I'll also add that I think visiting all your choices is a good idea... I ended up going to the school that was not my initial top choice- and finding that my initial top choice was the program I felt like I fit into the least well. Meeting prospective bosses and coworkers in person is so much different than reading profiles online- and in my opinion, the personal fit matters a lot. You're picking someone (and somewhere) you want to work with for the next 5-7 years of your life.

Edited by Eigen
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Congrats on your acceptances! Here are my suggestions:

1) If you haven't made a final decision yet on where you're going then there is nothing wrong with going ahead with the interviews at the other schools. At the very least it would be a good opportunity to meet profs that you could be working with in the future, even if you go elsewhere. Who knows? Maybe your interview at the lower ranked school would give you something to think about as you make your choice.

2) That's a tough decision - is it possible to get a refund on your plane ticket? Or at least get it changed so that you could use it another time? For me, going to the admit weekend of your top choice would take precedence over an interview at a school that you're unlikely to attend. So in this case, I would try to reschedule the interview and adjust the plane ticket accordingly, or simply withdraw my application from the school I was unlikely to attend.

All the best!

Thanks for the advice! Hope I can handle the interviews in a respectful way.

I agree with you advice for 2), but I am only missing the official admit weekend, I still plan to visit sometimes before May and they are willing to expense my visit.

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Thank you so much for the answer! I hope I am better at chatting with a prof and strike a rapport, but I tend to get nervous especially when talking to more senior people. Will try my best. Thanks.

Granted, you said these are interview weekends, and not post-acceptance visits (which I'm more familiar with), but in my field it is quite common for the good applicants to be up front about where else they've been accepted and that they're trying to choose.

I discussed my options and the pros/cons with the professors I met on my visits, and I do the same thing now when I'm talking with prospective students at my graduate program- we ask where else they've been accepted, what their thoughts are, and then give any helpful information we can.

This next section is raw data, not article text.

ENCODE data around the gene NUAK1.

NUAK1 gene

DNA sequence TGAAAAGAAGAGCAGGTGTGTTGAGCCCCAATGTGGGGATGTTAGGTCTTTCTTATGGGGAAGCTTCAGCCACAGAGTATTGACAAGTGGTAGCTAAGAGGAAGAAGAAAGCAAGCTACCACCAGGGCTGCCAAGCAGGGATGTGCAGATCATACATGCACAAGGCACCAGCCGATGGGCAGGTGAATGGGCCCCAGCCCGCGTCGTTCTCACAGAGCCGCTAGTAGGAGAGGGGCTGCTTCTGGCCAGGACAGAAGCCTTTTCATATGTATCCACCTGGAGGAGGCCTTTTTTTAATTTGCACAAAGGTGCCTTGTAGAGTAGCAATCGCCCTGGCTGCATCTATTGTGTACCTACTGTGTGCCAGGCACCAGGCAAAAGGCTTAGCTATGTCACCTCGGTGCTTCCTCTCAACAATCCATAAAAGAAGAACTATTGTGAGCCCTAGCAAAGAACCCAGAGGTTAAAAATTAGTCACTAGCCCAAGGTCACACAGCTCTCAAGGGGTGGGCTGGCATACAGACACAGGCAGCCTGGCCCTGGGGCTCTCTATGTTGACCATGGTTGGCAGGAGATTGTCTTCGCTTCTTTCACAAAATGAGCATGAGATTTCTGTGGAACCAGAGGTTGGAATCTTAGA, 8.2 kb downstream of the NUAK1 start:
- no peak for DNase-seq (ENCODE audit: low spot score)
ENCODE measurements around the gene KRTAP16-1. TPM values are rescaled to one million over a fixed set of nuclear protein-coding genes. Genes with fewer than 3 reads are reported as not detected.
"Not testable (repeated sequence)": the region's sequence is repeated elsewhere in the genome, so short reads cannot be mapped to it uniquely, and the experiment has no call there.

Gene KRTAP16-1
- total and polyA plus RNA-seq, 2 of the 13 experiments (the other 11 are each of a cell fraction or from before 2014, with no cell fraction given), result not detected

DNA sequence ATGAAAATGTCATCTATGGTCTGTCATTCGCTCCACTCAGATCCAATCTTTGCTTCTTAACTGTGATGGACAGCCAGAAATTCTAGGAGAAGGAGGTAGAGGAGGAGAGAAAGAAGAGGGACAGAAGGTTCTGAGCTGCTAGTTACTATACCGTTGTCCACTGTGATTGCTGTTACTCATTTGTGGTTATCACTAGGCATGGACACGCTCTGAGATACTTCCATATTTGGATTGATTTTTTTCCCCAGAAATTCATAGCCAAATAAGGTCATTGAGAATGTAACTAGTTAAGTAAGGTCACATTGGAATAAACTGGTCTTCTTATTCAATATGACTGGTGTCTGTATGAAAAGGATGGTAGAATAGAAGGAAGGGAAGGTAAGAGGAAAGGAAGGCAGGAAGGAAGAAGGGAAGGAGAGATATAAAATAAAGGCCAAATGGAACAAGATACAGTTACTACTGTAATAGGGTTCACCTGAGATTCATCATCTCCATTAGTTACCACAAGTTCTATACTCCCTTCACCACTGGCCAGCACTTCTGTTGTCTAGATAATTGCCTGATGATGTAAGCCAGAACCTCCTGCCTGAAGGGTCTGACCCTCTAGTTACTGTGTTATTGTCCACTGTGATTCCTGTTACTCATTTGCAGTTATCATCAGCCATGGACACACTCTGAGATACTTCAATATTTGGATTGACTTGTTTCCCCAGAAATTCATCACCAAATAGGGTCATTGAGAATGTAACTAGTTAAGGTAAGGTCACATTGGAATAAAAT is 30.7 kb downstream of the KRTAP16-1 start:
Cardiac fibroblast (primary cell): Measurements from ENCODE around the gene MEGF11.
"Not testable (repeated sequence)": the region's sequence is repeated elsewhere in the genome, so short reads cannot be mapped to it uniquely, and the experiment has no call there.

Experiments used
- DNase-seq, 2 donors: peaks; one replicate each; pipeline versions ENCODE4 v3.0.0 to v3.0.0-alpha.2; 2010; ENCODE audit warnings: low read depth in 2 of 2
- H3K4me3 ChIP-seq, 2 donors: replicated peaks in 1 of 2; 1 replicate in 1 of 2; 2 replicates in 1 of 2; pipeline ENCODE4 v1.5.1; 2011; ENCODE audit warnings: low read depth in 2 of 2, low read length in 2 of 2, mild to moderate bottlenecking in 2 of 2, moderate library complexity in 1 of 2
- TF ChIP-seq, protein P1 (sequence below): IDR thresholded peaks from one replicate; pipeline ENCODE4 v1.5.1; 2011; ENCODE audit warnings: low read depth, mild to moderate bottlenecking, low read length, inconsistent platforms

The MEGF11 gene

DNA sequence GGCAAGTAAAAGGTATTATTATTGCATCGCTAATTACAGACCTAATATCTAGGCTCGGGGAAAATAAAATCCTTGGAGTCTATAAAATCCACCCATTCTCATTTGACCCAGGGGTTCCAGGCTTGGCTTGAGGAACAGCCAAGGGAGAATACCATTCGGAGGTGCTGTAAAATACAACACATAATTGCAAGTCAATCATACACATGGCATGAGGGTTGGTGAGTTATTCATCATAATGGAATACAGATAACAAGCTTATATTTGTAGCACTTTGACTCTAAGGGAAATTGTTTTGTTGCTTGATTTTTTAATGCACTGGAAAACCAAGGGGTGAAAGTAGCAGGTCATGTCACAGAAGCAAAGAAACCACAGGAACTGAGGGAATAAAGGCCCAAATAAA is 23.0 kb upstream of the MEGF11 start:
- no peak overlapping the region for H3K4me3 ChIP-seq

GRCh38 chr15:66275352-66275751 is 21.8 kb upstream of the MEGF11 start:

I think it's going to be reasonably well known that if you're one of the top applicants, you've probably applied to (and been accepted at) other good institutions and will have to choose.

I'm definitely glad I went and met with professors at all the schools, I have more contacts now than I would have otherwise.

I actually ended up running a recruitment booth one table over from one of the recruiters I met a few years ago at a conference recently- we were able to catch up, etc.

Take this with a grain of salt, of course- some people/programs will be less accepting of you choosing somewhere else over them than others will. I was quite careful to make sure they knew it was about choosing the program/faculty that I felt was the absolute best fit for my personal interests.

I'll also add that I think visiting all your choices is a good idea... I ended up going to the school that was not my initial top choice- and finding that my initial top choice was the program I felt like I fit into the least well. Meeting prospective bosses and coworkers in person is so much different than reading profiles online- and in my opinion, the personal fit matters a lot. You're picking someone (and somewhere) you want to work with for the next 5-7 years of your life.

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Just don't mention the other school(s) you are leaning towards during your visit unless asked where else you are seriously considering. There was one fool who visited my current program last year who just talked about how he was expecting an acceptance from *wicked awesome prof* any day now. So why the hell was he there making us listen to his preference? Be Switzerland during the interview, learn about the profs, program and school. If you are sure you are not interested after the interview, even before visiting your top choice, send a thank you note that withdraws your application politely.